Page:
The Cambridge History of English and American Literature in 18 Volumes (1907–21).
Volume XIII. The Victorian Age, Part One.

IX. Thackeray

§ 6. The Book of Snobs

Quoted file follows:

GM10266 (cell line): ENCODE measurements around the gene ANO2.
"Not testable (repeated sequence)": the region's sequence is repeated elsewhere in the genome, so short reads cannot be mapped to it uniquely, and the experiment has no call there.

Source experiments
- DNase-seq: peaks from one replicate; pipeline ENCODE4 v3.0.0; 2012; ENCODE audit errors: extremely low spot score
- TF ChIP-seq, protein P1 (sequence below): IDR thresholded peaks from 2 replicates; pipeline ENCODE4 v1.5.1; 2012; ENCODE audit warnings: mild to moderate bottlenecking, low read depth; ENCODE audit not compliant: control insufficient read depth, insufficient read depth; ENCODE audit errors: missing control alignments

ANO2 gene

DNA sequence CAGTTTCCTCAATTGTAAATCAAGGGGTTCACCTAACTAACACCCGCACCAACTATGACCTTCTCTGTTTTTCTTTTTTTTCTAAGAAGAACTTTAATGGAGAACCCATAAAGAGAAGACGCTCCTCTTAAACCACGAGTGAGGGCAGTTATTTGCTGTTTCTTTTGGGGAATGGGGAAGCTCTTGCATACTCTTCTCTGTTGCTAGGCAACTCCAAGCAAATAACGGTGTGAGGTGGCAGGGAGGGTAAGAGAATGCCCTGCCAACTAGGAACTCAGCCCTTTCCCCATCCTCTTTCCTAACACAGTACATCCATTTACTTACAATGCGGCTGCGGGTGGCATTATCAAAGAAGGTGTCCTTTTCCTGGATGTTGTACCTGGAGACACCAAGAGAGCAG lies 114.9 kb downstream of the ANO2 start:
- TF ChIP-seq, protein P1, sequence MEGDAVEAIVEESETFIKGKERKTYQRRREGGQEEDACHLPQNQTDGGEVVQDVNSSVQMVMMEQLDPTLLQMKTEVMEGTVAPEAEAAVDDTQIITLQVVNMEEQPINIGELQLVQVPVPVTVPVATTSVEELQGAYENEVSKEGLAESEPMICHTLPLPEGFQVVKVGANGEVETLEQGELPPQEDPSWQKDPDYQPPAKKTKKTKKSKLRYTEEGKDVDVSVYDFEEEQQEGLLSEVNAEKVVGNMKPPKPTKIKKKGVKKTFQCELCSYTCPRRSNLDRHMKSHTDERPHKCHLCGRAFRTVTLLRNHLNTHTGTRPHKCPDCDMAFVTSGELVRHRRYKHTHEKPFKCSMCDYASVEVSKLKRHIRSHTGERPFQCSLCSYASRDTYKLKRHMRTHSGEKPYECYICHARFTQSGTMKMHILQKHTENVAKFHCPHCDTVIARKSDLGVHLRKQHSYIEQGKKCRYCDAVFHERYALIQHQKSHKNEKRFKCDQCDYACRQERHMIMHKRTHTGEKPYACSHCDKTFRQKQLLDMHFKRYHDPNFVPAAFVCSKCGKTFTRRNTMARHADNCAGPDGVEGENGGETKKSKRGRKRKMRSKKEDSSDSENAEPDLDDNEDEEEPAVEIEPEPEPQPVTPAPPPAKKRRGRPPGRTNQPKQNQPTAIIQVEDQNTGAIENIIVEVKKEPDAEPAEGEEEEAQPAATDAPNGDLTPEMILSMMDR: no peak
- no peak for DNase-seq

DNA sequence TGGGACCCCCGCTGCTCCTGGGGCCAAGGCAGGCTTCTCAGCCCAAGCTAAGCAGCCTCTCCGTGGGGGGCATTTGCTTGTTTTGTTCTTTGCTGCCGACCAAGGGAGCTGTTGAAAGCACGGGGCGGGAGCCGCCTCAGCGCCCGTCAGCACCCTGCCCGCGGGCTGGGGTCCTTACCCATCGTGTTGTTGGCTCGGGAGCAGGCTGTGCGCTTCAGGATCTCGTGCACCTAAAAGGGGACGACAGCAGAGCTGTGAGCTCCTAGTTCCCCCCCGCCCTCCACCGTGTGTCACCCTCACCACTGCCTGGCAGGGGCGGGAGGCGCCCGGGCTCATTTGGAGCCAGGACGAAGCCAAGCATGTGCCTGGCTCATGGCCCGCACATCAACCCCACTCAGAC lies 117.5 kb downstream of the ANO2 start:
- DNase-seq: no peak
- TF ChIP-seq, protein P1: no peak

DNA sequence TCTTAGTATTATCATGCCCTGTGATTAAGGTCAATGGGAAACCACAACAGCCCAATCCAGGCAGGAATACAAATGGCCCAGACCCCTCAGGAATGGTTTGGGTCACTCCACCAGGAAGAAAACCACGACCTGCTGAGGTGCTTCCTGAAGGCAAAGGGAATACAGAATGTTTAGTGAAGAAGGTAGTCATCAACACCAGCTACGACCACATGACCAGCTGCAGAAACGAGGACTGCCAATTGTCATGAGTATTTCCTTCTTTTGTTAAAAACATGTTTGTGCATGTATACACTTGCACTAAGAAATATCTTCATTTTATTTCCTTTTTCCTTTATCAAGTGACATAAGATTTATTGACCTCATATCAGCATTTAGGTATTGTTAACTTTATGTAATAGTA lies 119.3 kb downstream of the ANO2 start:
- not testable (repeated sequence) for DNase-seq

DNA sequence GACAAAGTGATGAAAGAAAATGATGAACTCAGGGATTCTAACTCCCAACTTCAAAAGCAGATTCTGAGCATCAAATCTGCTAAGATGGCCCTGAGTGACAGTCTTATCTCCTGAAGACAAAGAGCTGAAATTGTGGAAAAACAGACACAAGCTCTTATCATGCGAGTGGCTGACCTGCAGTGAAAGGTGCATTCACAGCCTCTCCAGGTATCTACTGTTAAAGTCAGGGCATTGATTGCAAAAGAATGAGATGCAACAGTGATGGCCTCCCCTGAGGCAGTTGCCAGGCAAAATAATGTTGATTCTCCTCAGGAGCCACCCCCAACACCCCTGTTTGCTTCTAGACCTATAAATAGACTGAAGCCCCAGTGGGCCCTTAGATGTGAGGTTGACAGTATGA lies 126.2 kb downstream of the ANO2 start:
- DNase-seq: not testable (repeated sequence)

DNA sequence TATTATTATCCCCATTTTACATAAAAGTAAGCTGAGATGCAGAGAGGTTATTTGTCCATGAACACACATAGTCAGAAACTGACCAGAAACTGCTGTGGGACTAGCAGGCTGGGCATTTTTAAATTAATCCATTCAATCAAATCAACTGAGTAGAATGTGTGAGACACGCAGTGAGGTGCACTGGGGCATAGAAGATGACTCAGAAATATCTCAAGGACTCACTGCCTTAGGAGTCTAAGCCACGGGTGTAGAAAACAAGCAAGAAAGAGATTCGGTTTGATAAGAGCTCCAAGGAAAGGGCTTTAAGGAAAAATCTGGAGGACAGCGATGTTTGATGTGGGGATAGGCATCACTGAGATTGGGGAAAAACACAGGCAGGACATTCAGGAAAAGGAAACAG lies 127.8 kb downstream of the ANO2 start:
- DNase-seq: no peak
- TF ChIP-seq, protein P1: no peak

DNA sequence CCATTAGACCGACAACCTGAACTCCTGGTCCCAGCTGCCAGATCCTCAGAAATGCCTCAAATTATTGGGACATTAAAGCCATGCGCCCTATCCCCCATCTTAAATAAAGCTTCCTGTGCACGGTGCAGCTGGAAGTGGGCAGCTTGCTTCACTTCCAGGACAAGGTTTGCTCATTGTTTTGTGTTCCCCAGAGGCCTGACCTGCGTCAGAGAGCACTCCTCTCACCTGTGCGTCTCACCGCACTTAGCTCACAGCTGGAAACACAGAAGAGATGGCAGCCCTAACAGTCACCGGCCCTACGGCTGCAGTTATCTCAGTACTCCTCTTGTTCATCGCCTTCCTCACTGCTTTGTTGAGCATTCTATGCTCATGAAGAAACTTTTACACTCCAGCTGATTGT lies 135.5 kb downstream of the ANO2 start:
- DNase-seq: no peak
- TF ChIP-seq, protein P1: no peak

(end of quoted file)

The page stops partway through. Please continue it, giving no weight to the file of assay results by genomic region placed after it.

On the covers of Vanity Fair, the Titmarsh of the Sketch Books, the Jeames and Mr. Snob of Punch, used his real name. His Protean changes of pseudonym may have had the effect of obscuring the reputation which his miscellaneous work deserved, and it was not until the new novel was well advanced in its serial course that it arrested popular interest. Much of the mass of writing which Thackeray had produced during the ten years which preceded Vanity Fair was purely fugitive: much is even flat and poor in quality. But he had acquired practice in a style which, allowing for its impatience of minor correctnesses of phrase and for some losseness of construction, is the perfection of natural ease. The history and literature of the eighteenth Barry Lyndon over and above the adventures of the hero. The combination of character-drawing with narrative and genial comment in The Book of Snobs traced its ancestry directly to The Spectator: the familiar tone of these essays, in which the barrier of literary convention is broken down and Mr. Snob talks at his ease with an audience of average education, is that of the eighteenth-century essayists, smooth and graceful. It would be useless to claim any eighteenth-century author as definitely the parent of a style which was Thackeray’s birthright: his kinship to the writers of this period was one of predilection and natural sentiment. In Fielding’s tolerant view of life he found the closest response to his own feelings, his appreciation of generosity and hatred of meanness. Just as he fell short, however, of Fielding’s pitiless consistency of irony, so, in his confidences to his readers, he had less of the assured superiority with which Fielding “seems to bring his armchair to the proscenium and chat with us in all the lusty ease of his fine English.” Fielding makes himself at home with us with a condescension which we welcome, treating us to conversation and criticism which are free from all extremes of passion and sentimentality, and judging character upon the broad basis of its merits without insisting upon casual detail. Mr. Snob, on the other hand, runs the risk of being dismissed as an intruder. He constitutes himself the critic of a society of which he assumes that snobbishness, “the mean admiration of mean things,” is the master passion. No detail escapes his eye. The hospitality of the Ponto household is not sacred to him: he dissects with unsparing minuteness the pretentiousness which sacrifices comfort to position. The sherry is marsala, the gin hollands, the groom who acts as footman has dirty hands and smells of the stable. Not that Mr. Snob is blind to the pathetic aspect of these subterfuges. It is impossible, nevertheless, to dwell, however lightly and amusingly, upon such trifles without a feeling of contempt; and this feeling is a constant corrective to pathos. While he anatomises snobbishness, its characteristic signs delight and feed his humour. He may assail it with invective or cover its victims with sympathy, but the pettinesses which he uncloaks and condemns are essential to his amusement.